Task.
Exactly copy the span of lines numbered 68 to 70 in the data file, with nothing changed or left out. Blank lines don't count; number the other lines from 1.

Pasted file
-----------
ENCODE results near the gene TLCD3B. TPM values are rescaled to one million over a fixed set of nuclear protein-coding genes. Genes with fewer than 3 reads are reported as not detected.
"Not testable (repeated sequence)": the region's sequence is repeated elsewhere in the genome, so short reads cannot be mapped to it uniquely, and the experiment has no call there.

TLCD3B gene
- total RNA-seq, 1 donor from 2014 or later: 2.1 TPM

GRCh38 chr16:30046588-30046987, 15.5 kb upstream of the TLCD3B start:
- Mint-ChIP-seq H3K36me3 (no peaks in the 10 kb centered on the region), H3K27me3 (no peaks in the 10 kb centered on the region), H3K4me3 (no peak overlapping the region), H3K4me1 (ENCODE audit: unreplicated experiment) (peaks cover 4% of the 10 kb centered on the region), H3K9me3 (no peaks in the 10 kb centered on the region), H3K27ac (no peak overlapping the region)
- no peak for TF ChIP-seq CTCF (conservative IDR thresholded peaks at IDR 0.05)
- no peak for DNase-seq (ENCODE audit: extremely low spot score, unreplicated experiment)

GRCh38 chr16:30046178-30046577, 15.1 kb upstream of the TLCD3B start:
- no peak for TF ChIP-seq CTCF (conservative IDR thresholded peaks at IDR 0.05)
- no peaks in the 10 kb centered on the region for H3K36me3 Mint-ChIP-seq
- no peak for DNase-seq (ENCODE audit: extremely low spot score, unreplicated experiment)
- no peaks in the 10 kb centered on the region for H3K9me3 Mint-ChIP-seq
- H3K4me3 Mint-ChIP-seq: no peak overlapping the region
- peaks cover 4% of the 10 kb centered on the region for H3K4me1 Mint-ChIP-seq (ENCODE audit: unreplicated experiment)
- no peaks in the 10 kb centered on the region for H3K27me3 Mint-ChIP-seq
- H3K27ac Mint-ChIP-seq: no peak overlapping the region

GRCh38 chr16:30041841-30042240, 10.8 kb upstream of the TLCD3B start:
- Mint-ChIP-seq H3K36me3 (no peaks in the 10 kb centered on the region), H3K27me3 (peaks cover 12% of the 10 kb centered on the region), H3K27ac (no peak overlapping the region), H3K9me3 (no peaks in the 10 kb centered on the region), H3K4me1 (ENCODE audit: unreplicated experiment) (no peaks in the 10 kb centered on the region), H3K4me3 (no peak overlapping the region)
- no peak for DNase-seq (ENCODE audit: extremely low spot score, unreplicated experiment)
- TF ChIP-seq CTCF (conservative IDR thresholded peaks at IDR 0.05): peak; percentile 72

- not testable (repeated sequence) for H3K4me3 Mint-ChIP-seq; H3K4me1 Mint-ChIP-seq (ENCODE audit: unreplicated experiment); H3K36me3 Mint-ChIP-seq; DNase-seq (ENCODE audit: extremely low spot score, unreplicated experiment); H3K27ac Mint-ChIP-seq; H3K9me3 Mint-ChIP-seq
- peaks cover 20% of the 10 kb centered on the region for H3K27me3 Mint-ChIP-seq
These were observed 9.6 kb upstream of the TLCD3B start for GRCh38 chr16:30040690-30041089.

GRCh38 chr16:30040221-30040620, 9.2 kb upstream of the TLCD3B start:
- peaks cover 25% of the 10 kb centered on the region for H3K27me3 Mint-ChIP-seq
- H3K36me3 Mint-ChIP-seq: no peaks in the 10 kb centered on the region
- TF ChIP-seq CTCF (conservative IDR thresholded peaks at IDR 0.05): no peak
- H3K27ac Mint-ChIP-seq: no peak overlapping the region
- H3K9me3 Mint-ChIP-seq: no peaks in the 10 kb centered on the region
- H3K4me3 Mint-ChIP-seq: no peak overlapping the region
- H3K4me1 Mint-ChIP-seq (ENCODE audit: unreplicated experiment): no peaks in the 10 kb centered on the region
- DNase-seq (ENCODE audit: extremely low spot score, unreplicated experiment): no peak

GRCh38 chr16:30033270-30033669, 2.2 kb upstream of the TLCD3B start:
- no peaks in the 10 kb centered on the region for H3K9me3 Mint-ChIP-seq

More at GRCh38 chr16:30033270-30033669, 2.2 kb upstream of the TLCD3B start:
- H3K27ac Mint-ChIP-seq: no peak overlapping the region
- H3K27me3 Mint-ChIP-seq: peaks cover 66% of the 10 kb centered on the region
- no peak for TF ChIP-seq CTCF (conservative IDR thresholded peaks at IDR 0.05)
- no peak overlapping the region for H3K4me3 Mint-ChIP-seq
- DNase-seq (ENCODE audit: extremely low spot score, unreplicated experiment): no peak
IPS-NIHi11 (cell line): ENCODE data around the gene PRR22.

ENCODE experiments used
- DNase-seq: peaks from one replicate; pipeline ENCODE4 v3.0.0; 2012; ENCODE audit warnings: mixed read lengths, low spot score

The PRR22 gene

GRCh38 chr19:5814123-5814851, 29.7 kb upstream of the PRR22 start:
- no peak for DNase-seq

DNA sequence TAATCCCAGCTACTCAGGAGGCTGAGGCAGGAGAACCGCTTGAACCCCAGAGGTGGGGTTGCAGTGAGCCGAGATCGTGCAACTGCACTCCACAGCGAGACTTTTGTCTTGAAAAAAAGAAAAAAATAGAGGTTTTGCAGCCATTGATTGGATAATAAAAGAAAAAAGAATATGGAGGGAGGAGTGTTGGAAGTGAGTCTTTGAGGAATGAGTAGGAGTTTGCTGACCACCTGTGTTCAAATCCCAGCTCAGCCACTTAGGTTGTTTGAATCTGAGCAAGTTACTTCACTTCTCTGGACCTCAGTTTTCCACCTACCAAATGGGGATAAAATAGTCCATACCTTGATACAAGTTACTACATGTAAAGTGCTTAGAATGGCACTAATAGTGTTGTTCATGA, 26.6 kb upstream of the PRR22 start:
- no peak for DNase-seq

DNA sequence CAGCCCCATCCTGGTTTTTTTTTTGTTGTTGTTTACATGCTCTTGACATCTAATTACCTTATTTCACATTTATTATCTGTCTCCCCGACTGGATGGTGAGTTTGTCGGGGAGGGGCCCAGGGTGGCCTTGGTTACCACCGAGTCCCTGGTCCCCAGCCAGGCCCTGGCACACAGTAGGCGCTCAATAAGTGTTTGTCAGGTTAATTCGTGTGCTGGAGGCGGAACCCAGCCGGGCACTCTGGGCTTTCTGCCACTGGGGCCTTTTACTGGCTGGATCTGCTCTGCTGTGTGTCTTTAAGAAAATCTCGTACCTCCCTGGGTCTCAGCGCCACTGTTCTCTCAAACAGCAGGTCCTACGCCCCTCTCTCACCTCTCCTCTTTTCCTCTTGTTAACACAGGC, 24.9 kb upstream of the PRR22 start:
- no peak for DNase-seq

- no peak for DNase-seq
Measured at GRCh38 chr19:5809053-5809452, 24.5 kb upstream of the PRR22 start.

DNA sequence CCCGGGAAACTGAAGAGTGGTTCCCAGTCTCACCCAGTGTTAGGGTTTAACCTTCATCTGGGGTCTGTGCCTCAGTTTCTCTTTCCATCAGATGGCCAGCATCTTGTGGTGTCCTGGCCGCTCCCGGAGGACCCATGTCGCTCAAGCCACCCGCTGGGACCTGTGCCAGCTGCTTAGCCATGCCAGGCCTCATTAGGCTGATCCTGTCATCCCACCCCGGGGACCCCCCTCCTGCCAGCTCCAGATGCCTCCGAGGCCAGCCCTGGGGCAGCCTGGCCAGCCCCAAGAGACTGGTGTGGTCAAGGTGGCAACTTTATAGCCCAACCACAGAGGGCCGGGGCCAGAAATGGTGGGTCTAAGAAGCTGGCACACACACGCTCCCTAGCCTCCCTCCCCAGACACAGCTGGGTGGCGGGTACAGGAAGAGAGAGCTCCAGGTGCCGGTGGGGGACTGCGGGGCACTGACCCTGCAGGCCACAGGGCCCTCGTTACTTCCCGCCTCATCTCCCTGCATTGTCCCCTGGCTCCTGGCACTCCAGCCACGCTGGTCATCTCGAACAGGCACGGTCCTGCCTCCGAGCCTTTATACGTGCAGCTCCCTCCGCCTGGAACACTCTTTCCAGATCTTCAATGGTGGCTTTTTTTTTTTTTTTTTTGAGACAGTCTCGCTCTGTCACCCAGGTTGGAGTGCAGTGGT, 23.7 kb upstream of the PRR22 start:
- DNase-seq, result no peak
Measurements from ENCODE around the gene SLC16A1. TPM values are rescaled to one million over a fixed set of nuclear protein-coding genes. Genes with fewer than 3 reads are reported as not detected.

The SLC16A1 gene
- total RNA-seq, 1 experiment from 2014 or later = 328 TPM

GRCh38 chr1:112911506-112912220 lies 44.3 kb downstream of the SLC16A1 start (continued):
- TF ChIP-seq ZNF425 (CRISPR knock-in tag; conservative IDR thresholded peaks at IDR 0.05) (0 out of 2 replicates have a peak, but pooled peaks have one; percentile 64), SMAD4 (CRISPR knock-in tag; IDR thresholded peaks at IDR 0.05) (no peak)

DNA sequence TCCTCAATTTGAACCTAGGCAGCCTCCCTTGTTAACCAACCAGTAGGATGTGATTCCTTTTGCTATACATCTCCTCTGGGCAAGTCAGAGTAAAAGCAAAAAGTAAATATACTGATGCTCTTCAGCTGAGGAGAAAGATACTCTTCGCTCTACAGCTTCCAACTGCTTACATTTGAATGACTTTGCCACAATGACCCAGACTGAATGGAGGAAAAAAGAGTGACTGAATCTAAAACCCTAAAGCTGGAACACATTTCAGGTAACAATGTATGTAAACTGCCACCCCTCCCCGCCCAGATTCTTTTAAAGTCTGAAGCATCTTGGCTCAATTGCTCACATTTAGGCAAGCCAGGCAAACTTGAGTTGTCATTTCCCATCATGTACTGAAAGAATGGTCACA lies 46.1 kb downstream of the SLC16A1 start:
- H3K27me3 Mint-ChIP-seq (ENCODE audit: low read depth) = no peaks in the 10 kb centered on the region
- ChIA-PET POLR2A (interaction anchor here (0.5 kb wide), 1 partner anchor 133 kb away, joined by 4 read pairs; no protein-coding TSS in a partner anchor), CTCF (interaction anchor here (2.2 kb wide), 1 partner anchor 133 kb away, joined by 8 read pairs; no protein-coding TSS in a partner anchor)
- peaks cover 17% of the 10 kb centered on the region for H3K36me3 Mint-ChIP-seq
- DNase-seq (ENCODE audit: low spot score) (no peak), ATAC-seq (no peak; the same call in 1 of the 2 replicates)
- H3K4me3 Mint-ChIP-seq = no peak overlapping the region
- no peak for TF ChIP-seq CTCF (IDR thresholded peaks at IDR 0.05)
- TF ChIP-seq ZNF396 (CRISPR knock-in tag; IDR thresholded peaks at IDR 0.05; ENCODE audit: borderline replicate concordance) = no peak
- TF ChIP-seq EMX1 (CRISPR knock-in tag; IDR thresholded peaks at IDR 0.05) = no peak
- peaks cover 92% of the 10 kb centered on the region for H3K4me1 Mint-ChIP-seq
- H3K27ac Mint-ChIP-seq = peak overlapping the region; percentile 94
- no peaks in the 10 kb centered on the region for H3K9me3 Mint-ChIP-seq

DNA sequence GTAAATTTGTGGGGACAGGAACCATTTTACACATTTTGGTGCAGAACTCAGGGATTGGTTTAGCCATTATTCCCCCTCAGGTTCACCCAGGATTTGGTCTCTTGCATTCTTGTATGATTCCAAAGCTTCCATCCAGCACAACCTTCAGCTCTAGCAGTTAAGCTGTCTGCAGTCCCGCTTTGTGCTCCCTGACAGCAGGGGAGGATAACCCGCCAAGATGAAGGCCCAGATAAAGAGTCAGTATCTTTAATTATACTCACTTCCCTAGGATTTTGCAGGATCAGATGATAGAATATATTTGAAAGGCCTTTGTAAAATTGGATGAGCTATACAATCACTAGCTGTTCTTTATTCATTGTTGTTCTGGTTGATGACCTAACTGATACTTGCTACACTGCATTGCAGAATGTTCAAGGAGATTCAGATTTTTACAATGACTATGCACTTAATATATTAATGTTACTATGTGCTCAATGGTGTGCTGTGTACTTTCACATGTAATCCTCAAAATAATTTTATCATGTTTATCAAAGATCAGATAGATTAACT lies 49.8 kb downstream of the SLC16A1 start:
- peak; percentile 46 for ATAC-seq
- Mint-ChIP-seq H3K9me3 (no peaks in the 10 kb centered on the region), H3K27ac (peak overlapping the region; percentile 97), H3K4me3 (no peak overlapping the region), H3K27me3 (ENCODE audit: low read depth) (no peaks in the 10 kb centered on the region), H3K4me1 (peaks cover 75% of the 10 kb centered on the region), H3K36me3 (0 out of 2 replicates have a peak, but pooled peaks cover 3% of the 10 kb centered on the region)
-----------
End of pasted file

- TF ChIP-seq ZNF396 (CRISPR knock-in tag; IDR thresholded peaks at IDR 0.05; ENCODE audit: borderline replicate concordance) = no peak
- TF ChIP-seq EMX1 (CRISPR knock-in tag; IDR thresholded peaks at IDR 0.05) = no peak
- peaks cover 92% of the 10 kb centered on the region for H3K4me1 Mint-ChIP-seq